The Digital Audio Stationary Head or DASH standard is a reel-to-reel, digital audio tape format introduced by Sony in early 1982 for high-quality multitrack studio recording and mastering, as an alternative to analog recording methods. DASH is capable of recording two channels of audio on a quarter-inch tape, and 24 or 48 tracks on 1⁄2-inch-wide (13 mm) tape on open reels of up to 14 inches. The data is recorded on the tape linearly, with a stationary recording head, as opposed to the DAT format, where data is recorded helically with a rotating head, in the same manner as a VCR. The audio data is encoded as linear PCM and boasts strong cyclic redundancy check (CRC) error correction, allowing the tape to be physically edited with a razor blade as analog tape would, e.g. by cutting and splicing, and played back with no loss of signal. In a two-track DASH recorder, the digital data is recorded onto the tape across nine data tracks: eight for the digital audio data and one for the CRC data; there is also provision for two linear analog cue tracks and one additional linear analog track dedicated to recording time code.

The main advantage of any digital recording medium is that of consistent reproduction, which is why some of the first uses of digital recording were for instrumentation data and classical music. For audio, uncolored reproduction is not necessarily always desired, and the uneven reproduction equalization of analog recorders or the ability to record at levels above 0 dB (to produce desirable distortion) is often exploited advantageously, such as the "fat" sound of a kick drum on analog tape. DASH recorders included a specialized circuit called "Emphasis" which was intended to help overcome the noise of analog to digital and digital to analog converters of the time by boosting high frequencies on the front end. This circuit required de-emphasis on playback after the DAC as well for accurate reproduction. While emphasis was almost a necessity in earlier units, the circuit, of course, had a sound of its own and was used less and less as converter design improved.

There were three families of DASH recorders produced by Sony and Studer, with few differences among them:

2 track: PCM-3402, PCM-3202, Studer D820x

24 track: PCM-3324, PCM-3324A, PCM-3324S

48 track: PCM-3348, PCM-3348HR, and the Studer D820 and D827

TASCAM also produced a 24-track DASH recorder, the DA-800/24.With the exception of the Sony PCM-3348HR and Studer D827, all of the DASH recorders have 16-bit resolution with a 44.1 kHz or 48 kHz sampling rate, although it is possible to use an outboard analog-to-digital converter of up to 20-bit resolution. The PCM-3348HR and D827 are capable of 24-bit 48 kHz operation at 45 ips, and are the only machines that still find significant use today, often in only the highest-end studios for music and film production. All DASH recorders primarily use the SDIF-2 (Sony Digital Interface Format-2) as a digital interface, which is slightly different than the S/PDIF / AES-EBU that nearly all other digital audio recorders use, but is technically superior because SDIF-2's word clock is not multiplexed into the bitstream.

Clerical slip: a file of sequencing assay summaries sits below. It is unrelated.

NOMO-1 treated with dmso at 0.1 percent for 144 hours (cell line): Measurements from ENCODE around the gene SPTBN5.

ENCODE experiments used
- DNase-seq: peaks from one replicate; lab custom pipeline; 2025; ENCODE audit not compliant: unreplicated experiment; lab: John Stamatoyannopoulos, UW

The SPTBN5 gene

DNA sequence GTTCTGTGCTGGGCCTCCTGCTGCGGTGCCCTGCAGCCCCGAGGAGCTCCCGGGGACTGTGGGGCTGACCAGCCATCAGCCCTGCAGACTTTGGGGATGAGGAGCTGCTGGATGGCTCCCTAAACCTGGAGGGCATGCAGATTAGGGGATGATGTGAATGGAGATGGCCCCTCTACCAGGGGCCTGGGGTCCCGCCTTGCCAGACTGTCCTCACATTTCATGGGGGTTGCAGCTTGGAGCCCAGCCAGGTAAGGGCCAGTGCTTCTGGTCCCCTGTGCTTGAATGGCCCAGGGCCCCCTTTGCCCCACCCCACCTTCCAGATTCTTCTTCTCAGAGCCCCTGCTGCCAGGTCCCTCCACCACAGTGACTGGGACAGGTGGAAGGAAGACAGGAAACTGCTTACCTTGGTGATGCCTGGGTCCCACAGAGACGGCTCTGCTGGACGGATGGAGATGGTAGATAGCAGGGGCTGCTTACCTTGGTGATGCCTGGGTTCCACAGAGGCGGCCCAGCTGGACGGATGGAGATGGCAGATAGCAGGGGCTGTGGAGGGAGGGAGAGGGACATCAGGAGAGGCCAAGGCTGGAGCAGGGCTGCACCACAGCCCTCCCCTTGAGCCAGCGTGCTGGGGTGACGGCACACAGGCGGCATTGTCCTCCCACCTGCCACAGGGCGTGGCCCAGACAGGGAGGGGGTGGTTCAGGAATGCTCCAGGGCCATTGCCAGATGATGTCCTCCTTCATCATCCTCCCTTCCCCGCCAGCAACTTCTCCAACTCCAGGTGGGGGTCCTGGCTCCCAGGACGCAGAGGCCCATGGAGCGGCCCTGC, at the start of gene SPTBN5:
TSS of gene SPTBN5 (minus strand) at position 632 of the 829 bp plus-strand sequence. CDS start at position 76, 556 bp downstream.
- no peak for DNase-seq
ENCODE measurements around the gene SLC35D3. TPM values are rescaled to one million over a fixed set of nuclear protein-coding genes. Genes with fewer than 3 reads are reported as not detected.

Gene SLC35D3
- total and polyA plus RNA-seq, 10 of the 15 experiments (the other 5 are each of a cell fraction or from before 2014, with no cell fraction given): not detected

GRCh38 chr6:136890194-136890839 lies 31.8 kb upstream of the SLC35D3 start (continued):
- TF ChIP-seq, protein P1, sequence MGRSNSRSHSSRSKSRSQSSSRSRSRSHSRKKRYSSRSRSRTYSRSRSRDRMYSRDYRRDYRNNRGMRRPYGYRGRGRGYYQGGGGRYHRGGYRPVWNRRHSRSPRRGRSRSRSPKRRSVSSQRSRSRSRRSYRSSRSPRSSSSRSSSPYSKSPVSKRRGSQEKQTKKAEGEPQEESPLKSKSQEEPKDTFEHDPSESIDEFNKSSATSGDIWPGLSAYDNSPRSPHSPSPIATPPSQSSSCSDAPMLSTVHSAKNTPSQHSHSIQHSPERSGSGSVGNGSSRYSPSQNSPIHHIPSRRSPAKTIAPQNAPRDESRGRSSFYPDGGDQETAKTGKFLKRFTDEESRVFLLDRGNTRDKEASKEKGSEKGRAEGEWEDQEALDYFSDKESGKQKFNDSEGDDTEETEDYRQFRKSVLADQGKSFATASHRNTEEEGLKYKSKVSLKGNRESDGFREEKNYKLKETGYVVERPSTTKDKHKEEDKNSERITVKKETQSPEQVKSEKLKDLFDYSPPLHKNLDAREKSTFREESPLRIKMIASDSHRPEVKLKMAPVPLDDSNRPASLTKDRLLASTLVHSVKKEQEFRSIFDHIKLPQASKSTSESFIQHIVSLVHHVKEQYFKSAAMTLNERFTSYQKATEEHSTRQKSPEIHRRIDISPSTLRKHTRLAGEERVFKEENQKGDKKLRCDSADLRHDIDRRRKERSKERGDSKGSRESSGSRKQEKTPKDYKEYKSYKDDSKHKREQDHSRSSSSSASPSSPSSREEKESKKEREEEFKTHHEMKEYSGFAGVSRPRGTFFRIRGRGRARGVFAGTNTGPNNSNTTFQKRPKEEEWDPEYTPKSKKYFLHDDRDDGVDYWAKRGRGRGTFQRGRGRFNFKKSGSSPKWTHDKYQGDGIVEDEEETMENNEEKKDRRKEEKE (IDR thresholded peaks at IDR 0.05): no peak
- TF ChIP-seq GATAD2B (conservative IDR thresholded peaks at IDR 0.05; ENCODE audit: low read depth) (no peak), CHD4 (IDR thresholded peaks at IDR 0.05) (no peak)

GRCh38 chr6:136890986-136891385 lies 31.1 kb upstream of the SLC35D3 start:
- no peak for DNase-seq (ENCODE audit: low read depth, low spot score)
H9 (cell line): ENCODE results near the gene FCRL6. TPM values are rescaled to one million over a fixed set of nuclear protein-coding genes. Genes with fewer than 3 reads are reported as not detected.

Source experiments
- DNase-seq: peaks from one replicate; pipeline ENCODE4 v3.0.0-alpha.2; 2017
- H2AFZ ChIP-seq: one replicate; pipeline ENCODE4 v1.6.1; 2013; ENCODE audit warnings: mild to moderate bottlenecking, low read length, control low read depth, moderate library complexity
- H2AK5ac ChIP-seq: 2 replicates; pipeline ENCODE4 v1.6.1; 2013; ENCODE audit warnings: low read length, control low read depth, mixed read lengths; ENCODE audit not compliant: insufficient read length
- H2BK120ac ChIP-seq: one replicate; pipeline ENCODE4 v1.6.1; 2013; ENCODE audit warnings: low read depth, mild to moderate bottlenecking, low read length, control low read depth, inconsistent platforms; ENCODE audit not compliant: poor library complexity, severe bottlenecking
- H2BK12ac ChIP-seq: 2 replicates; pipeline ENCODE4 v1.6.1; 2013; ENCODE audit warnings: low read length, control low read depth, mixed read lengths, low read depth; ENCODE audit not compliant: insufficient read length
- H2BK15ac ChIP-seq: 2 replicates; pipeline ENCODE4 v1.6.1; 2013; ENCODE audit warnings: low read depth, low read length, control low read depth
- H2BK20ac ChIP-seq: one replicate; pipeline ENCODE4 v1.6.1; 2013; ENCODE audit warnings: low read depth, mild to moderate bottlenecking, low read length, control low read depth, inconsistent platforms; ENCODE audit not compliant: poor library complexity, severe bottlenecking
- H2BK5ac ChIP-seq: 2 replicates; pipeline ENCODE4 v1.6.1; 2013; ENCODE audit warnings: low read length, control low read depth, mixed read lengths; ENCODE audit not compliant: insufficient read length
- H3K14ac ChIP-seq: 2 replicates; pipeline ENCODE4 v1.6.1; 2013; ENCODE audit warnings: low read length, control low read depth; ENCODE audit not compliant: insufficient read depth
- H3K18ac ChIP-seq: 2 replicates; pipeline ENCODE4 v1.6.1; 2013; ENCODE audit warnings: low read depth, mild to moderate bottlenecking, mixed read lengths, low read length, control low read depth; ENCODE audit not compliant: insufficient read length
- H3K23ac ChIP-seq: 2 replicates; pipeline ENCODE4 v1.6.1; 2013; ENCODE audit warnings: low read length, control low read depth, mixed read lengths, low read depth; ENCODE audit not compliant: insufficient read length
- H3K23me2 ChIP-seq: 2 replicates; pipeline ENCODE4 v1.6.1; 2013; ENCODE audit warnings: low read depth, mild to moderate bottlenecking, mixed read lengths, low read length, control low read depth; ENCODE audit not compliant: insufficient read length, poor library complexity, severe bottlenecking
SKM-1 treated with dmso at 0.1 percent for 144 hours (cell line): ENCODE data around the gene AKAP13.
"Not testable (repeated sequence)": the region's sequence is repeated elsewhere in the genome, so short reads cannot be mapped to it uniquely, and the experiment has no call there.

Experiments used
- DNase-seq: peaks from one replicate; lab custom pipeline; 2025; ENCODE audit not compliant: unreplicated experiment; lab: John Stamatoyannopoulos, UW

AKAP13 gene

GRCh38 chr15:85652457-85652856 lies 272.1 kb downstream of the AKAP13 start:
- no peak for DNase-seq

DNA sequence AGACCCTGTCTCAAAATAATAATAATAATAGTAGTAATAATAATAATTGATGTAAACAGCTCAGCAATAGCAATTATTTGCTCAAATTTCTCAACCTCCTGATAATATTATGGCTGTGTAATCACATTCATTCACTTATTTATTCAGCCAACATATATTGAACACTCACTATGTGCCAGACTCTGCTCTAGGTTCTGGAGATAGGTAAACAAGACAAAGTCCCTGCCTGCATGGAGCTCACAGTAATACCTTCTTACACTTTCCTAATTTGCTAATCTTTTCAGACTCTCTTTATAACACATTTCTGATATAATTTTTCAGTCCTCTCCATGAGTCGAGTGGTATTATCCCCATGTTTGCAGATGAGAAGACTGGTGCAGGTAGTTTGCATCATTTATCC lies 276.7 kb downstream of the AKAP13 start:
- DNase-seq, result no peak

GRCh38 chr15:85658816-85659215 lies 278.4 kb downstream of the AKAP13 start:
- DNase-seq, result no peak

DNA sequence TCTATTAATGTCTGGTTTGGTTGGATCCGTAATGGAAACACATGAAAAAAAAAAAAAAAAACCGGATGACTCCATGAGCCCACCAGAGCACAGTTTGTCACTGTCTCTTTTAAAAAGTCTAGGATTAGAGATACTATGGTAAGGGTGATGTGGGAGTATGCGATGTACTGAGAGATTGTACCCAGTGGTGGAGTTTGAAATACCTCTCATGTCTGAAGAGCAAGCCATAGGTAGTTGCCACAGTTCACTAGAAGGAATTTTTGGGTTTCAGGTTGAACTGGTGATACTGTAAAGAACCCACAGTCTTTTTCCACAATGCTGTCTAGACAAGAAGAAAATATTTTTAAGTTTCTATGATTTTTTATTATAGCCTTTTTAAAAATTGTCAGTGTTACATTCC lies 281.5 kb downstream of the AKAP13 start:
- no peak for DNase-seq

Because SDIF-2 is often only found on the expensive DASH recorders, it is also often only found on the highest-end mixing consoles, such as those made by Solid State Logic.

Dolby Digital Plus

Dolby Digital Plus, also known as Enhanced AC-3 (and commonly abbreviated as DD+ or E-AC-3, or EC-3) is a digital audio compression scheme developed by Dolby Labs for transport and storage of multi-channel digital audio. It is a successor to Dolby Digital (AC-3), also developed by Dolby, and has a number of improvements including support for a wider range of data rates (32 Kbit/s to 6144 Kbit/s), increased channel count and multi-program support (via substreams), and additional tools (algorithms) for representing compressed data and counteracting artifacts. While Dolby Digital (AC-3) supports up to five full-bandwidth audio channels at a maximum bitrate of 640 Kbit/s, E-AC-3 supports up to 15 full-bandwidth audio channels at a maximum bitrate of 6.144 Mbit/s.

The full set of technical specifications for E-AC-3 (and AC-3) are standardized and published in Annex E of ATSC A/52:2012, as well as Annex E of ETSI TS 102 366 V1.2.1 (2008–08), published by the Advanced Television Systems Committee.

Electronic Industries Association of Japan

Founded in 1948, the Electronic Industries Association of Japan (EIAJ) was one of two Japanese electronics trade organizations that were merged into the Japan Electronics and Information Technology Industries Association (JEITA).

Prior to the merger, EIAJ created a number of electronics industry standards that have had some use outside Japan, including:

The EIAJ connectors used for DC power (EIAJ RC-5320A, EIAJ RC-5321, and EIAJ RC-5322

The D-Terminal connector (RC-5237), used instead of three RCA plugs for component video connections.

The TOSLINK (EIAJ Optical, RC-5720C) optical S/PDIF audio connector.

The EIAJ-1 videotape format, the first standardized format for industrial/non-broadcast video tape recording, released in 1969.Another standard is the multi-channel TV sound system used with the NTSC-J analog TV system. It is often referred to simply as EIAJ, or sometimes as FM-FM audio.


The fit-PC is a small, light, fan-less nettop computer manufactured by the Israeli company CompuLab.